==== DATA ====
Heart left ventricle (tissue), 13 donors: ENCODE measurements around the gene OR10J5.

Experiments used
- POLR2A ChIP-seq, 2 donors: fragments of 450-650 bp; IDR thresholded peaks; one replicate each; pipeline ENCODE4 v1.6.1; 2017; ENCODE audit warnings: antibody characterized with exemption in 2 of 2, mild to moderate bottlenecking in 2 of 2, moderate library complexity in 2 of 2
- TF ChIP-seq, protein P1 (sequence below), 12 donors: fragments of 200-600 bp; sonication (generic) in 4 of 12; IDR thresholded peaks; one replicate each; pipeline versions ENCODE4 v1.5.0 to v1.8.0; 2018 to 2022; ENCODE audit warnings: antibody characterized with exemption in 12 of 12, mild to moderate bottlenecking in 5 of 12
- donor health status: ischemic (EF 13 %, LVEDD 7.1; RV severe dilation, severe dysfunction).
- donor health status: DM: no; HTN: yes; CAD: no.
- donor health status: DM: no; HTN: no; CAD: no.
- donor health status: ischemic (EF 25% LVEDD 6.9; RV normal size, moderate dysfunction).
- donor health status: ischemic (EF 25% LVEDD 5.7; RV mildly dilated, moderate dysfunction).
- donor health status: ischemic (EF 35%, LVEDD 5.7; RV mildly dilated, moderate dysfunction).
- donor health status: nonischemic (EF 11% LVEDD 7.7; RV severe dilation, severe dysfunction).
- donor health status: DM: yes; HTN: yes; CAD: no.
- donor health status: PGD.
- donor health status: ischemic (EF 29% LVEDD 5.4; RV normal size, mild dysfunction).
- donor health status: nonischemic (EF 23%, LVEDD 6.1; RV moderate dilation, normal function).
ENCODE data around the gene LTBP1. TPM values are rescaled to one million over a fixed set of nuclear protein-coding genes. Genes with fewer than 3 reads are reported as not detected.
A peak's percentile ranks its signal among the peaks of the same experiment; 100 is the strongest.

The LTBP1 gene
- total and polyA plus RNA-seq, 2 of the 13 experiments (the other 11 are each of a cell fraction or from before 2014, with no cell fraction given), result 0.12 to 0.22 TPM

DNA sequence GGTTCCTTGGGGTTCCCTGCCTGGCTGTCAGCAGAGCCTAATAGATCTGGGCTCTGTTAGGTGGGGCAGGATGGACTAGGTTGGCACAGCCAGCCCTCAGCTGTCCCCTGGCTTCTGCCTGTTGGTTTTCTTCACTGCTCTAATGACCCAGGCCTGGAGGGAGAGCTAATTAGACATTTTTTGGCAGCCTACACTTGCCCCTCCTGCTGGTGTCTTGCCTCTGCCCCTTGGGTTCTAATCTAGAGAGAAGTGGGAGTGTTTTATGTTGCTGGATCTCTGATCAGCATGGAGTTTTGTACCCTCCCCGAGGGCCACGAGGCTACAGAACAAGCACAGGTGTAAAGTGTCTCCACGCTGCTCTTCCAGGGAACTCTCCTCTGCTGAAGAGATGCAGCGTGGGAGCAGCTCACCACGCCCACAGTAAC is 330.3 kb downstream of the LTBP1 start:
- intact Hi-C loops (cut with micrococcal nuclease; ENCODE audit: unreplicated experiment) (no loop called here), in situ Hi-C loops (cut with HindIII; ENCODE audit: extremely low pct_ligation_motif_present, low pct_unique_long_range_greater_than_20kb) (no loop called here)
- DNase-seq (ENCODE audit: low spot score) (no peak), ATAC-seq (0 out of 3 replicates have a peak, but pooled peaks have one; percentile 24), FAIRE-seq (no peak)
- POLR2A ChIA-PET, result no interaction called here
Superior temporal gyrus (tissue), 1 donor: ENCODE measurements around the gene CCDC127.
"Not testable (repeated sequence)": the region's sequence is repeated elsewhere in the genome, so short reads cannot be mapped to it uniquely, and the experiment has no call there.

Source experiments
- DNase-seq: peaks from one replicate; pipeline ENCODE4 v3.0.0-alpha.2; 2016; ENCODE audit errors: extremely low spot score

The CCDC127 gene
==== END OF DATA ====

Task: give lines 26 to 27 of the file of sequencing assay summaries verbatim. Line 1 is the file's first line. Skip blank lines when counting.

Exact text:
Source experiments
- DNase-seq: peaks from one replicate; pipeline ENCODE4 v3.0.0-alpha.2; 2016; ENCODE audit errors: extremely low spot score